However, in reading your post, I think you have interpreted my article as having overly highlighted the work of only two people. Nothing is further from my intention. What has been accomplished is the result of long-standing collective efforts.

As I’ve said, I am a stubborn enemy of “hero worship,” which has done so much damage to the struggle for social justice. Therefore I repeat my apology for what appears to be a misunderstanding and for putting you in an uncomfortable position.

If you reread the article, you’ll realize that I’m explicitly affirming that the two individuals mentioned by name “are people who have never been alone.”

In human reality, there only exist specific people. The abstract human is a platonic idea, which is why I see nothing wrong in “actions and results” being “attributed to specific people,” as it’s precisely people — many or a few, it doesn’t matter — that constitute any society.

Likewise, I pointed out that: “Camila is the best known researcher in an entire specialized community of economists, sociologists and anthropologists who are deepening the study of cooperatives in Cuba.”

I then went on to emphasize: “There’s no doubt that it will be up to the citizenry to drive and promote new cooperatives, extending their scope and tearing down the paper barriers of poverty. Everything will depend on the creativity and critical capacity of the people.”

“‘Ordinary’ people, in a courageous democratic effort, are the only force that can pull out ‘more country (as Marti once said) of any initiative, whatever its source. Without courage, without creativity and without the people, proposals and laws are worth next to nothing. The vector of power must begin from below.”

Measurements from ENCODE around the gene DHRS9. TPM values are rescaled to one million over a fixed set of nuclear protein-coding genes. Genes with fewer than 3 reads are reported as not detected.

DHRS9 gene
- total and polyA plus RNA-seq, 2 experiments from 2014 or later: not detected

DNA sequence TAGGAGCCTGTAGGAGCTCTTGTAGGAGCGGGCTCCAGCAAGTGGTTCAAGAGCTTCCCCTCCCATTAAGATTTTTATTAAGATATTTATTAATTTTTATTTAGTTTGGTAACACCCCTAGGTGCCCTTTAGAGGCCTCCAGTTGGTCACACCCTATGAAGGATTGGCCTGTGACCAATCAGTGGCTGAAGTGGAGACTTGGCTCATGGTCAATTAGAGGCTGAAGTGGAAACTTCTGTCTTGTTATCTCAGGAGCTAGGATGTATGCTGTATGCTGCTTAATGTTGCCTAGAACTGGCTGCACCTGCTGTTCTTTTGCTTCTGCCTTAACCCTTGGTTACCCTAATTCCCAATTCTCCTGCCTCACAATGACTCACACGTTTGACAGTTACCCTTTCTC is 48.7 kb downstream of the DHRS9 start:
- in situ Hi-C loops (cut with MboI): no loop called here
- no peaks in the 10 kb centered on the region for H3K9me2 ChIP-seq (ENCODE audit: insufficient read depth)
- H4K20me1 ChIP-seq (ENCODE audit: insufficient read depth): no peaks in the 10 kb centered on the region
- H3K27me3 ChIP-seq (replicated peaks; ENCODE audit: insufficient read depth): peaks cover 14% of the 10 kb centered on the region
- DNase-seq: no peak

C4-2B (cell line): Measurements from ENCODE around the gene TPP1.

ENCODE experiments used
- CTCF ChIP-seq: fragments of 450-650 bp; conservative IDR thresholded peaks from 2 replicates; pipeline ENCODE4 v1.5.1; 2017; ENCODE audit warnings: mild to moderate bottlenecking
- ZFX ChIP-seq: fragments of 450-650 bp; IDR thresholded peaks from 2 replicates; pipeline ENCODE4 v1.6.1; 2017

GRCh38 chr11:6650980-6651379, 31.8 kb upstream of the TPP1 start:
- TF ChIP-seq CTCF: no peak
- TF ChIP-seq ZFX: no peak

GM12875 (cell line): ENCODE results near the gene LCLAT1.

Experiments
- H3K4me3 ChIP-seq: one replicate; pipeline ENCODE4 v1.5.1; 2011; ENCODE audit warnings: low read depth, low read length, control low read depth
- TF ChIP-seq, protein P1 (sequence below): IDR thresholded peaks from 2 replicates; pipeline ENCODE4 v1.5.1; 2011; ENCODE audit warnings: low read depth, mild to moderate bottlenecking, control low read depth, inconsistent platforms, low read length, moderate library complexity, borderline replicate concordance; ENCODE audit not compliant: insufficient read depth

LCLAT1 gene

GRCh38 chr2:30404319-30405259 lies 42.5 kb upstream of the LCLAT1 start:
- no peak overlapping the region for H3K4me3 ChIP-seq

I agree absolutely with your view that: “The proponents of socialism — and especially those advocating its democratic and self-management  version — are well aware of the importance of all people feeling themselves participants and leaders of the history they construct every day.”

That’s precisely what I wanted to express in my article, in which I also wanted to thank two people whose work I appreciate greatly.

I regret the misunderstanding, and with all my heart I thank you for your touching lesson in humility.

Above all, I’m very happy to once again (I never doubted it) encounter you in the trenches of those who see that we “desperately need” the “people’ to be the leaders of the changes we’re making today.”

With sincere respect and affection,
Dmitri


Dimitri Prieto-Samsonov

Dmitri Prieto-Samsonov: I define myself as being either Cuban-Russian or Russian-Cuban, indiscriminately. I was born in Moscow in 1972 of a Russian mother and a Cuban father. I lived in the USSR until I was 13, although I was already familiar with Cuba-- where we would take our vacation almost every year. I currently live on the fifth floor of an apartment building in Santa Cruz del Norte, near the sea. I’ve studied biochemistry and law in Havana and anthropology in London. I’ve written about molecular biology, philosophy and anarchism, although I enjoy reading more than writing. I am currently teaching in the Agrarian University of Havana. I believe in God and in the possibility of a free society. Together with other people, that’s what we’re into: breaking down walls and routines.